Cover Image: Weathering


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Member Reviews

This was a grounding (pun intended) book, full of the wisdom of the earth and encouragement through the turmoils that all of us will face at one point or another in our lifetimes, as well as a reflection on our collective relationship with the planet we live on. Part memoir, part self-help, and part guide to the Peak District, Weathering has a wide appeal. Ruth Allen takes her readers through a journey, using her knowledge of geology – her first career – as well as therapy – her current vocation – to help them gain a deeper understanding of themselves and the ground they stand on.

As I read this book, the Pride and Prejudice quote “What are men to rocks and mountains?” often came to mind, but what Allen is exploring is what are mankind and rocks to one another? She showed throughout that the ground we stand on every day is more than just a surface, and the landscapes that surround us impact our inner geography much more than we realise. Giving a whole new meaning to the phrase ‘know your place’, Weathering is a call to become more aware of the Earth that sustains us, for the well-being of our planet, but also our minds.

As an outdoor therapist, Allen meets with her patients out in nature, and given that she lives in the Peak District, the options for meandering paths are endless. She talks about the way that even the way we walk and hold ourselves speaks volumes to our inner turmoil, and the different effects of choosing a familiar path versus a new trail when walking. In our fast paced world full of worry and separation from our physical surroundings, this book is a reminder of our foundations and an invitation to slow down and press our hands against the earth.

Weathering has a wide appeal, and you don’t have to know anything about geology to enjoy it. Allen has an easy, direct tone that feels as if she is walking beside her reader, talking through the points of life and pointing out interesting rocks along the way. It is comforting, insightful, and brimming with wisdom. I highly encourage everyone to pick it up.

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The concept of Weathering appealed to me and I found quite a bit of common ground with the author in terms of the connection of all life and the need to engage with our part in nature as a whole, including the depth and slowness of geology, but as a I read I found myself struggling to maintain a full engagement with the text. I did go off on tangential internal conversations about deep time and ageing, about the meaning that we find in our lives, all of which were good, but I was never sure whether they were responses to the book or just the conversations I often have with myself. By the end it felt like there were good things to take from the experience but that the concept and analogy had maybe been stretched a little too far.

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I have been following Ruth Allen for several years on Instagram and was very excited when I saw that she had published a new book.
I have visited the Peak District once and really enjoyed being transported back to the region. It is clear to see that the landscape and region means a lot to Allen and she is very knowledgeable. The combination of nature writing and self-help/therapy book is really interesting and meant a lot to me personally. I loved how Allen combined musings about nature with reflections on stress and grief. It is not a book I can read in one sitting, but I dipped in and out of it and it always helped me one way or another.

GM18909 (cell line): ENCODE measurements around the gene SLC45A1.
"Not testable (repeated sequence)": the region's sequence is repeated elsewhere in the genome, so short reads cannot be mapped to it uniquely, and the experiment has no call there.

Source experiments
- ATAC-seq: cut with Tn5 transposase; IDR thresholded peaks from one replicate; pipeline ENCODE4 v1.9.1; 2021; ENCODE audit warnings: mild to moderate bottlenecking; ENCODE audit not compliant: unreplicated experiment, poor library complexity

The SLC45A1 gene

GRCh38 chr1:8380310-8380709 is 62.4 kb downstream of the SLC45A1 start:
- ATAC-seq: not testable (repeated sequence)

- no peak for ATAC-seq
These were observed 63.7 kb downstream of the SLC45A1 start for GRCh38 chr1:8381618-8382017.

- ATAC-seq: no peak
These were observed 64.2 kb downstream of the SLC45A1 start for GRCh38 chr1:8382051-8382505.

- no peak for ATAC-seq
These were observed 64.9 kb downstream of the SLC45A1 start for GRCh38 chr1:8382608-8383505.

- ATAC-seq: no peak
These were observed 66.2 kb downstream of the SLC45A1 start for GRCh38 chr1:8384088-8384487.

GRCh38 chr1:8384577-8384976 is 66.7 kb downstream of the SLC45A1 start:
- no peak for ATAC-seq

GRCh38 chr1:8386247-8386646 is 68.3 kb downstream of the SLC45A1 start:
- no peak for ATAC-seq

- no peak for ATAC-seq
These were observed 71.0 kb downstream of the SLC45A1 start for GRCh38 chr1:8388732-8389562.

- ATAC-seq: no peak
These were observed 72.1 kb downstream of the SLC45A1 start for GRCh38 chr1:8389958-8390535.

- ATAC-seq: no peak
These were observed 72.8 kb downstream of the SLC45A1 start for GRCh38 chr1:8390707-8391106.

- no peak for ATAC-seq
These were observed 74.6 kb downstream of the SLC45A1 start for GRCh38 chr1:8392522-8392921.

A great book if you are looking for encouragement and nature writing! Thank you for the eARC!

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As a Derbyshire lass I felt so at home exploring the familiar trails, hills and rocks of the Peak District featured in the chapters of Ruth Allen's latest book. This landscape perfectly frames the theme of "weathering" both in the form of erosion of the geology but also of life, how these events shape and define everything. Fundamentally it explores how things must change in order to keep a balance. Reflections on stress, grief, aging, safety, health, fear and ambiguity are beautifully written in the context of experiences of the author in amongst the outdoor places used for recreation and in her line of work as a psychotherapist. The parallels drawn between human life experience, ecology and geology are captivating and deeply intriguing to read. Expertly written and superb in its summary of the enduring cycles of nature and the importance of connection and resilience, "Weathering" is a book I feel I'll often dip back into for reassurance and encouragement through times of change.

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Weathering by Ruth Allen

Rocks and mountains have withstood aeons of life on our planet - gradually eroding, shifting, solidifying, and weathering. We might spend a little less time on earth, but humans are also weathering: evolving and changing as we're transformed by the shifting climates of our lives and experiences. So, what might these ancient natural forms have to teach us about resilience and change?

As someone who also enjoys walking on the UK's ' big rocks ' it was fascinating to read this book, I've enjoyed some of the hills she mentions and so expertly writes about.
A great book for those that enjoy getting outside in the hills with the added bonus of her in depth knowledge of geology and how that fits in with us .

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